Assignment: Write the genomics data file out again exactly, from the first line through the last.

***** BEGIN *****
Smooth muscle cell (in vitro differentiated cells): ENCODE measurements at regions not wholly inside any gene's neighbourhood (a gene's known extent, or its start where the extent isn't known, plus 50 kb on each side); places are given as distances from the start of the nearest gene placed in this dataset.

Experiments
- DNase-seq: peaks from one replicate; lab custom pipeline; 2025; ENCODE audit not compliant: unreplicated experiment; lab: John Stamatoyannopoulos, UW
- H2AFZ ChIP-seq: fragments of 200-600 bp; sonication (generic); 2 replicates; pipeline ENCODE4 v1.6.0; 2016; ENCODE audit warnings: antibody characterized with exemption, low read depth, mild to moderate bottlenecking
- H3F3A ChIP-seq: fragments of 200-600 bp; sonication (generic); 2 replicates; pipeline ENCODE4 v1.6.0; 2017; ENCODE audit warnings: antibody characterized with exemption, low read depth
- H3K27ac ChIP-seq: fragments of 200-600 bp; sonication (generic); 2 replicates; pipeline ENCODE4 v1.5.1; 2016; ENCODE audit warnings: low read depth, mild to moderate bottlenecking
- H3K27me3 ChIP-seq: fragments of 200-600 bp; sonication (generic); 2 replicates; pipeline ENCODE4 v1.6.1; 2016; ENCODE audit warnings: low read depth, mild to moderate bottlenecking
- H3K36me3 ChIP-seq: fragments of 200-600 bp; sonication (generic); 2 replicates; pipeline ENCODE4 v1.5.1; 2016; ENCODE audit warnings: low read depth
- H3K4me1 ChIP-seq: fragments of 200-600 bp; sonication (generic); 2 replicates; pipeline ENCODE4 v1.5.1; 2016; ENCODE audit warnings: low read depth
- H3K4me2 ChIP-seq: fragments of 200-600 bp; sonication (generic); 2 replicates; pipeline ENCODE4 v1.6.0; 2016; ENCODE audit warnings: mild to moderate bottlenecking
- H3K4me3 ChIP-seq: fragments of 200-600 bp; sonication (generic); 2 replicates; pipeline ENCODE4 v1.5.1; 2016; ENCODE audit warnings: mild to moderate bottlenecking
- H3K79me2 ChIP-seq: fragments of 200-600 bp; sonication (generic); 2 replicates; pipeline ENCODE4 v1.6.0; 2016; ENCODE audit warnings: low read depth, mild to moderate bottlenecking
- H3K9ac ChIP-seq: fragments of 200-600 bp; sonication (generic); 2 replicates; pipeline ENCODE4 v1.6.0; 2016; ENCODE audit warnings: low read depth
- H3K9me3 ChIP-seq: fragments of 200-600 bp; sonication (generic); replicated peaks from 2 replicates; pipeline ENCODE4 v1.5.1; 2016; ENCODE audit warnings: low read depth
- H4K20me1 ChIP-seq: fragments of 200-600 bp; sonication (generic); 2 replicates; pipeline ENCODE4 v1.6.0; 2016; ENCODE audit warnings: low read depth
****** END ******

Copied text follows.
Smooth muscle cell (in vitro differentiated cells): ENCODE measurements at regions not wholly inside any gene's neighbourhood (a gene's known extent, or its start where the extent isn't known, plus 50 kb on each side); places are given as distances from the start of the nearest gene placed in this dataset.

Experiments
- DNase-seq: peaks from one replicate; lab custom pipeline; 2025; ENCODE audit not compliant: unreplicated experiment; lab: John Stamatoyannopoulos, UW
- H2AFZ ChIP-seq: fragments of 200-600 bp; sonication (generic); 2 replicates; pipeline ENCODE4 v1.6.0; 2016; ENCODE audit warnings: antibody characterized with exemption, low read depth, mild to moderate bottlenecking
- H3F3A ChIP-seq: fragments of 200-600 bp; sonication (generic); 2 replicates; pipeline ENCODE4 v1.6.0; 2017; ENCODE audit warnings: antibody characterized with exemption, low read depth
- H3K27ac ChIP-seq: fragments of 200-600 bp; sonication (generic); 2 replicates; pipeline ENCODE4 v1.5.1; 2016; ENCODE audit warnings: low read depth, mild to moderate bottlenecking
- H3K27me3 ChIP-seq: fragments of 200-600 bp; sonication (generic); 2 replicates; pipeline ENCODE4 v1.6.1; 2016; ENCODE audit warnings: low read depth, mild to moderate bottlenecking
- H3K36me3 ChIP-seq: fragments of 200-600 bp; sonication (generic); 2 replicates; pipeline ENCODE4 v1.5.1; 2016; ENCODE audit warnings: low read depth
- H3K4me1 ChIP-seq: fragments of 200-600 bp; sonication (generic); 2 replicates; pipeline ENCODE4 v1.5.1; 2016; ENCODE audit warnings: low read depth
- H3K4me2 ChIP-seq: fragments of 200-600 bp; sonication (generic); 2 replicates; pipeline ENCODE4 v1.6.0; 2016; ENCODE audit warnings: mild to moderate bottlenecking
- H3K4me3 ChIP-seq: fragments of 200-600 bp; sonication (generic); 2 replicates; pipeline ENCODE4 v1.5.1; 2016; ENCODE audit warnings: mild to moderate bottlenecking
- H3K79me2 ChIP-seq: fragments of 200-600 bp; sonication (generic); 2 replicates; pipeline ENCODE4 v1.6.0; 2016; ENCODE audit warnings: low read depth, mild to moderate bottlenecking
- H3K9ac ChIP-seq: fragments of 200-600 bp; sonication (generic); 2 replicates; pipeline ENCODE4 v1.6.0; 2016; ENCODE audit warnings: low read depth
- H3K9me3 ChIP-seq: fragments of 200-600 bp; sonication (generic); replicated peaks from 2 replicates; pipeline ENCODE4 v1.5.1; 2016; ENCODE audit warnings: low read depth
- H4K20me1 ChIP-seq: fragments of 200-600 bp; sonication (generic); 2 replicates; pipeline ENCODE4 v1.6.0; 2016; ENCODE audit warnings: low read depth